Our status as a regional growth center has resumed. In 2005, our employment growth was second among all of the country’s large regions and first in the South. In 2015, we were fourth in the U.S. and again first in the South.
An Incomplete Recovery
For all the positives, there’s still work to do. We are fortunate to be anchored by a vibrant tourism sector but its ongoing success has served only to extend our vulnerability to outside forces. Robust job growth in one dominant industry is again overshadowing gains across all sectors and resulting in limited progress toward diversification. In 2005, construction accounted for almost one quarter of net job creation; in 2015, tourism accounted for nearly one third.
Challenges also persist in the labor market, where participation remains volatile and underemployment hidden. Wage stagnation has been the hallmark of the recovery nationally but has been particularly pronounced locally, where average weekly wages closed 2015 just $37 higher than in 2010. Much work remains to move the needle on persistent wage and income disparity.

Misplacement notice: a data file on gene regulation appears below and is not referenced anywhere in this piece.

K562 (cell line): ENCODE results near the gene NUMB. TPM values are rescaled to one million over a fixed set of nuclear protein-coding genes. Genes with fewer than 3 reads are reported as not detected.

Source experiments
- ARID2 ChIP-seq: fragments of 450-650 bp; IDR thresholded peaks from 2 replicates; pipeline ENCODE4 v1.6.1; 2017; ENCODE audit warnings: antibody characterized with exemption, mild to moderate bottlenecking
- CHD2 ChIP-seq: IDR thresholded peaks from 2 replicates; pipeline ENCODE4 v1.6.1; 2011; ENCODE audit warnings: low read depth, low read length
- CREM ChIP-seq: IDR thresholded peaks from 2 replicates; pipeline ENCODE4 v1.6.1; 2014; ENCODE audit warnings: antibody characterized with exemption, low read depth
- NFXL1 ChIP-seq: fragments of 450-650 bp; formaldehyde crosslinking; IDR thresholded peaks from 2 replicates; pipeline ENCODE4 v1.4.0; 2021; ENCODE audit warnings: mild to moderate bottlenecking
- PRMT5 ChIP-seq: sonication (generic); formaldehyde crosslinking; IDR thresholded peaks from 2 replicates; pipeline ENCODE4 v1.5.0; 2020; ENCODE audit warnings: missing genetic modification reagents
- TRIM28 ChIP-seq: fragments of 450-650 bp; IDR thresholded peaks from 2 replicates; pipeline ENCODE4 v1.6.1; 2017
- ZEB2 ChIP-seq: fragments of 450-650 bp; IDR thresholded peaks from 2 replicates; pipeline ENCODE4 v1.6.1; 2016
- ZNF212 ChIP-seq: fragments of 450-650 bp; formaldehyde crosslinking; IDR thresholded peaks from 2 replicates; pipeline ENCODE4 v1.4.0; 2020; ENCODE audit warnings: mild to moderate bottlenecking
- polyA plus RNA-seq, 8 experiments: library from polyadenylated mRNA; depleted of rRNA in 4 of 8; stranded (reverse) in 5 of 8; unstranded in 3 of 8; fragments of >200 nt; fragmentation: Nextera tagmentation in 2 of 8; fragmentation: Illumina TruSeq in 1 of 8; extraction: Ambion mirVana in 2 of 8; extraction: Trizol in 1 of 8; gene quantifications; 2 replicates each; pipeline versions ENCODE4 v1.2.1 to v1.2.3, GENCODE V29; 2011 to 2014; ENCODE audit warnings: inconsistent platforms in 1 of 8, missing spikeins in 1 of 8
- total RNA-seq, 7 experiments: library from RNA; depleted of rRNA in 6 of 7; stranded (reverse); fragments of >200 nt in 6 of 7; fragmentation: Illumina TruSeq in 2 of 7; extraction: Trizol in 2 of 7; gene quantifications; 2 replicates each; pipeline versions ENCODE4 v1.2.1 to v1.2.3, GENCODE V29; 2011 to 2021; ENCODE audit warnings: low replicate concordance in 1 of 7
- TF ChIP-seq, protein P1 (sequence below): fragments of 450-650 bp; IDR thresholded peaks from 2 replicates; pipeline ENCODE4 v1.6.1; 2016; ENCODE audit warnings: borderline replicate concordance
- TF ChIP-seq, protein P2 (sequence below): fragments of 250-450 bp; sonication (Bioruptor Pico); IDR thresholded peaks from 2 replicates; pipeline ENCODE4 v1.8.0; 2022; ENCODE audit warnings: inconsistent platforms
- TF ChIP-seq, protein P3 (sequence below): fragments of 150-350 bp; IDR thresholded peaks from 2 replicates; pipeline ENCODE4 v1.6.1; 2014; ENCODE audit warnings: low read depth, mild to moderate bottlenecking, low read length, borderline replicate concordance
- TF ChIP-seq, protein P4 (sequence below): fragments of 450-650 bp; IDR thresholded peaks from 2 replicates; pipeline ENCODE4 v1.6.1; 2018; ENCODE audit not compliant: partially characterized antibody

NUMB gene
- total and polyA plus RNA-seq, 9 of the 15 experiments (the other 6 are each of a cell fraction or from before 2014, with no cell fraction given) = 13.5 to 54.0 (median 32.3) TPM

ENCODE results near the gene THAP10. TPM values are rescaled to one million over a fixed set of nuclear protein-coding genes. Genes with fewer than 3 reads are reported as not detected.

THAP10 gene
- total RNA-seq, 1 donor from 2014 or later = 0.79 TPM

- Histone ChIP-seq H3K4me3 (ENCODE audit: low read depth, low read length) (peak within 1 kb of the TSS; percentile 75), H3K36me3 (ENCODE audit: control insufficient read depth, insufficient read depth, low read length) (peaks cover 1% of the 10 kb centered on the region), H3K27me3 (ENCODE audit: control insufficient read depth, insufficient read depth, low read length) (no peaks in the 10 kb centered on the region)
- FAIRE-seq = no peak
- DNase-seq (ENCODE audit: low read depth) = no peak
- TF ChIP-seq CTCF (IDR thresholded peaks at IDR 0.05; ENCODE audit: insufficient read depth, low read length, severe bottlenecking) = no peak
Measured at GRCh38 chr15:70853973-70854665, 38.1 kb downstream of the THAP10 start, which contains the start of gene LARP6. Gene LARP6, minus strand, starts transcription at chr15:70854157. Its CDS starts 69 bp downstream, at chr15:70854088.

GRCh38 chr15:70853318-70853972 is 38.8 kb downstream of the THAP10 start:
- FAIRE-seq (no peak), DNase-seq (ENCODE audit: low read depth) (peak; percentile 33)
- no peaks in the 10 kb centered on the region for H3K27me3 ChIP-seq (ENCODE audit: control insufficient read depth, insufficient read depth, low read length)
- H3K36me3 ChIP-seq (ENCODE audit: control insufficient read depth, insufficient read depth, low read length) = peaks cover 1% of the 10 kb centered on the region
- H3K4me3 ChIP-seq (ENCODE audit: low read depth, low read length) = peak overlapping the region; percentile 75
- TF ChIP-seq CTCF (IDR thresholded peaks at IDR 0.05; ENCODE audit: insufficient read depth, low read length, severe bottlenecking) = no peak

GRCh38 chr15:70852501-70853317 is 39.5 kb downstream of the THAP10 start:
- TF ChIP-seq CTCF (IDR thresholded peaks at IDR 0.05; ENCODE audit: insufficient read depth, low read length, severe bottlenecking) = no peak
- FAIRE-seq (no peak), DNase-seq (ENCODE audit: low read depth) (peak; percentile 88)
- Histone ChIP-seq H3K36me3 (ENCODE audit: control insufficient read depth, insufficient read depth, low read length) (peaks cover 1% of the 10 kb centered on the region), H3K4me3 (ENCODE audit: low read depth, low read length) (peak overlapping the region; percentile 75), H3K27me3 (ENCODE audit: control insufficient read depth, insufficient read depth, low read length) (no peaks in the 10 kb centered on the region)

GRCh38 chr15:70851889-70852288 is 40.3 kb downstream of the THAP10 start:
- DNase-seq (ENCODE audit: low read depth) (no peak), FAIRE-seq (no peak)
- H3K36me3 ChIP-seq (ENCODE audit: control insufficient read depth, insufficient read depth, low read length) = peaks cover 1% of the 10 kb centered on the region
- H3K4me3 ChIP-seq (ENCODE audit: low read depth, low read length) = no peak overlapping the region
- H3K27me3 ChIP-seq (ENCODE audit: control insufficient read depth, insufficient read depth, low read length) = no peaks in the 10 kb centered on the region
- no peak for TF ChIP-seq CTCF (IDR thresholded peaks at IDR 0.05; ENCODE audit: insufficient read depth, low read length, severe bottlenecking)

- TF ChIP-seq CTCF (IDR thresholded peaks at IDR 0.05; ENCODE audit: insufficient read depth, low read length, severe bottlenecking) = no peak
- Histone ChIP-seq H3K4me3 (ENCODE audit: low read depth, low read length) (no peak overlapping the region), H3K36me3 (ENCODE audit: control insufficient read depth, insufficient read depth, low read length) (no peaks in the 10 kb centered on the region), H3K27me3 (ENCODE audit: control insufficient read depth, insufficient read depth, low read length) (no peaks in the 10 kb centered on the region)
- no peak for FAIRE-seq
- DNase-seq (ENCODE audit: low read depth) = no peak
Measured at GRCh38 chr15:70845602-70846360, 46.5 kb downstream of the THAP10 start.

Comfort has been found in a housing recovery that has reversed at least part of the wealth erosion of the previous decade, but the affordability issues of 2005 may yet return. Prices remain some 25 percent below pre-recession highs and sales volume in 2015 actually exceeded that of 2005. However, sustained double-digit price gains, elusive wage growth and the arrival of interest rate hikes in 2016 pose challenges. On the supply side, residential construction has been disciplined and has failed to add significantly to increasingly tight inventory levels.